Annals through the Years

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Annals through the Years

The Women of ENIAC, W. Barkley Fritz, IEEE Annals of the History of Computing, July-September 1996, pp. 13–28

The Annals broke new ground with a special issue focused on women in computing in fall 1996. Despite the early and continuing role women played in the development and use of computing systems, nearly all the historical literature to the time of this special issue had focused on the work and contributions of men. The issue not only details women’s leadership on pioneering computing projects and institutions (such as ENIAC and the National Bureau of Standards), but also explores the challenges women faced advancing their careers and constructions of gender in artificial intelligence.

This particular article, on “The Women of ENIAC,” has been particularly influential to understanding and inspiring subsequent studies of pioneering women on this seminal computer development and programming effort. It introduces and broadly contextualizes the contributions of the women working on the ENIAC project. The bulk of the article consists of first-person stories from ten of these women, many of whom were instrumental to early ENIAC programming: Ruth Rauschenberger (Ammlung), Lila Todd (Butler), Kathleen McNulty Mauchly Anonelli, Frances Elizabeth (Betty) Snyder (Holberton), Betty Jean Jennings (Bartik), Marlyn Wescoff (Meltzer), Frances Bilas (Spence), Home McAllister (Reitwiesner), Marie Bierstein (Malone), and Willa Wyatt Sigmund. Those interested in women and computing history, including the analysis of gender and computing, are also encouraged to read Gender Codes: Why Women Are Leaving Computing, edited by Thomas J. Misa and published by the IEEE Computer Society Press/Wiley (2010).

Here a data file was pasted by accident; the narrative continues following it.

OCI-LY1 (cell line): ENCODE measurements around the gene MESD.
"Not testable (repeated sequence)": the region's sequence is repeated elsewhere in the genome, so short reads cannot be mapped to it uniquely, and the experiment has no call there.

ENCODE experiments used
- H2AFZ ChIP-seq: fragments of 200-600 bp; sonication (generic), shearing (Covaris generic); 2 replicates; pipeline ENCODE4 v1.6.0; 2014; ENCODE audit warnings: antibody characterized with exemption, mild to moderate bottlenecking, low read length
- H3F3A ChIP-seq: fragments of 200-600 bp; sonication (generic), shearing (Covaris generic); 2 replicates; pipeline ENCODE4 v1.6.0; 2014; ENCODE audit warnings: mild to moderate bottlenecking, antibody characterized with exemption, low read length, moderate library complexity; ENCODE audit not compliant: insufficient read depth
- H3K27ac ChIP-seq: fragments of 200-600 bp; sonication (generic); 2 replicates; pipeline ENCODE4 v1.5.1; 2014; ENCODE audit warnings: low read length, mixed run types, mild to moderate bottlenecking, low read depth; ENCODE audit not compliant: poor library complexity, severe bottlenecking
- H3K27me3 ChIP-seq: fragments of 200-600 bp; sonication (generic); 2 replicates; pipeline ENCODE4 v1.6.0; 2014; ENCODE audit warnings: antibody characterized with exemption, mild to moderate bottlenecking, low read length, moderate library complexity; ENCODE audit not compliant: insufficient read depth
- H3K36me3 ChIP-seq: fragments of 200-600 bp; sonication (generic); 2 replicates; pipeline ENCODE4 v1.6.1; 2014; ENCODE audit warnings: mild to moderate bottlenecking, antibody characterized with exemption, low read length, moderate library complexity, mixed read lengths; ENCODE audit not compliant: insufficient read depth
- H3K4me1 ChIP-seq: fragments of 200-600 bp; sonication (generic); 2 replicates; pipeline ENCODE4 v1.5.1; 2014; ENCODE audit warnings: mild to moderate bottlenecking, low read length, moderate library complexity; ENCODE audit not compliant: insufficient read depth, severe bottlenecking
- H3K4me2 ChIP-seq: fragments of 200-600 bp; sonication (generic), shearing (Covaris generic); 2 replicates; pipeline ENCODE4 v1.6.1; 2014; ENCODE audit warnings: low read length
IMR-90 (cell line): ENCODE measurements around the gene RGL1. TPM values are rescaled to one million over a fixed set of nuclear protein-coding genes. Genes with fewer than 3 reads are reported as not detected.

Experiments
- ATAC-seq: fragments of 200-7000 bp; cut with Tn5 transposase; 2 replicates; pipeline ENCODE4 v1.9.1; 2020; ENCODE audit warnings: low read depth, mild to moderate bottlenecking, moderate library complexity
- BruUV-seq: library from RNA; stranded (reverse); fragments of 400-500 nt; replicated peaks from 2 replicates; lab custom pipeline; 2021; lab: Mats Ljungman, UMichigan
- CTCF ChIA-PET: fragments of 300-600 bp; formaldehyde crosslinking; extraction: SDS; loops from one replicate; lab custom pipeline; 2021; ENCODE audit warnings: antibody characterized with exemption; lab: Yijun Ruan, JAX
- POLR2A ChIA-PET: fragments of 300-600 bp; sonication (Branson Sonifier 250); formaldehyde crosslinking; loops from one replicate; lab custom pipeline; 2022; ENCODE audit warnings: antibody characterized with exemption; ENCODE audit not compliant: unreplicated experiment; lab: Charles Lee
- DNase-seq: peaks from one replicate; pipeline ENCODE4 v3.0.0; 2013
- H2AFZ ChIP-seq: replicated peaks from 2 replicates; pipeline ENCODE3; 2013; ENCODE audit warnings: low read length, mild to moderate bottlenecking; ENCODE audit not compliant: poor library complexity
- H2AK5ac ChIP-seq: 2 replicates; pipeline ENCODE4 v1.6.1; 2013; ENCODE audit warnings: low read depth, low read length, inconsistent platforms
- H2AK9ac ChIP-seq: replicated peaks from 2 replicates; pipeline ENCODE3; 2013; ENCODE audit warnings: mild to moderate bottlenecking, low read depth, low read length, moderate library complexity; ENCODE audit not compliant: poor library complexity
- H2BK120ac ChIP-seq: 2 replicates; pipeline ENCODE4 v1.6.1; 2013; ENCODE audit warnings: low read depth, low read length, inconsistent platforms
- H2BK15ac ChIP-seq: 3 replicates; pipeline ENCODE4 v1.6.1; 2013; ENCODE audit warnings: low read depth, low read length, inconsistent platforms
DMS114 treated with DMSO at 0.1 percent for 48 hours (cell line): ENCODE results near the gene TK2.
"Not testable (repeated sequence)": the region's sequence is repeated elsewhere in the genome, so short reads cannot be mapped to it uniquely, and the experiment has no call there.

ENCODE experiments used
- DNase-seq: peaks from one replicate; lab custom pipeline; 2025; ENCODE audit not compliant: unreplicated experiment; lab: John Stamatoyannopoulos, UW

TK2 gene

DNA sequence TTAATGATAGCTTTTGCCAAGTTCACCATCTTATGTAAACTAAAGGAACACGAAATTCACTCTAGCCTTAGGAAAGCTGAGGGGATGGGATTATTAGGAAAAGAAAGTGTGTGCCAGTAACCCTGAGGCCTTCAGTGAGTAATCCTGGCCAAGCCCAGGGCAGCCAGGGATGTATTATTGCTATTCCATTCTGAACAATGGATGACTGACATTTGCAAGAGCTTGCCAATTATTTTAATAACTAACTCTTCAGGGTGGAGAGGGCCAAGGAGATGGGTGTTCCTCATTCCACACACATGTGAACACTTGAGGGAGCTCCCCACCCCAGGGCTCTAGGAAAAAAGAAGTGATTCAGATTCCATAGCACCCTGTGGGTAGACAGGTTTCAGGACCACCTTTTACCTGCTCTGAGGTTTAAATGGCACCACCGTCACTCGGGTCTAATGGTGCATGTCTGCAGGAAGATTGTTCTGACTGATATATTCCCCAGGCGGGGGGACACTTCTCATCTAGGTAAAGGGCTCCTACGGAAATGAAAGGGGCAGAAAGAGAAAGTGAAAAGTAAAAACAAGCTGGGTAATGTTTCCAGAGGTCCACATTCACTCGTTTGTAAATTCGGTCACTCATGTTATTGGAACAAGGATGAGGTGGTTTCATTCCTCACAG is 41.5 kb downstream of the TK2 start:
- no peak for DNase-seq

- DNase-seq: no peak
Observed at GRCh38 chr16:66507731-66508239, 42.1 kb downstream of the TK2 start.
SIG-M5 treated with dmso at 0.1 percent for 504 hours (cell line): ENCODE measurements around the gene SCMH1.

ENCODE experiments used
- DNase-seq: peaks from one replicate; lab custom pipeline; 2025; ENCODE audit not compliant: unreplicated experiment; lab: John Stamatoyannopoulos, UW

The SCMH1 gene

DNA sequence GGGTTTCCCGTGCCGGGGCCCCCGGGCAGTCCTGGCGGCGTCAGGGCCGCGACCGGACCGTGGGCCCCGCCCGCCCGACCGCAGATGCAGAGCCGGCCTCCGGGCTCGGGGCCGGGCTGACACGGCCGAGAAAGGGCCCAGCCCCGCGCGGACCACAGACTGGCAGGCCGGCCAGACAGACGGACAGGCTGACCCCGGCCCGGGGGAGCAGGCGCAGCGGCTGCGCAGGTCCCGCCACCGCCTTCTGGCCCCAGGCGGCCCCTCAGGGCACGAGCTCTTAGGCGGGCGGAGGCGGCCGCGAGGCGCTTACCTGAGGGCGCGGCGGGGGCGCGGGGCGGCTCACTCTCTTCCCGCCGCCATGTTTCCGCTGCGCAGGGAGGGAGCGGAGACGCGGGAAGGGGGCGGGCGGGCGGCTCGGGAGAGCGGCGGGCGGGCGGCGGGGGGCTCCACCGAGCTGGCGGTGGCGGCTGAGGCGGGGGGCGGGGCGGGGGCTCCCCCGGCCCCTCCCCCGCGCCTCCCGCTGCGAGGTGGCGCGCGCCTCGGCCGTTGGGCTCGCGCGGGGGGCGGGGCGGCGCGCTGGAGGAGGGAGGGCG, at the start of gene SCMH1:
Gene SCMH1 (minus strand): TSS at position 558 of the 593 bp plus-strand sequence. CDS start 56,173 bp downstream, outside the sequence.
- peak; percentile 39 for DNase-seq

Computers vs. the Human Race, Harry Polachek, IEEE Annals of the History of Computing, October–December 1996, p. 60

In this fascinating and very short anecdote, Harry Polachek recounts the work of two mathematicians at the Applied Mathematics Laboratory of the U.S. Naval Ship Research and Development Center at Carderock, Maryland. John W. Wrench, Jr. and Daniel Shanks used an IBM 7090 computer to calculate pi to 100,000 decimal places for the first time. Polachek arranged for a bound copy of the output to be donated to the Smithsonian Institution. The anecdote concludes with an interesting parable on humans and computers, as told by the chairman of the donation ceremony honoring Dr. Shanks and Dr. Wrench.

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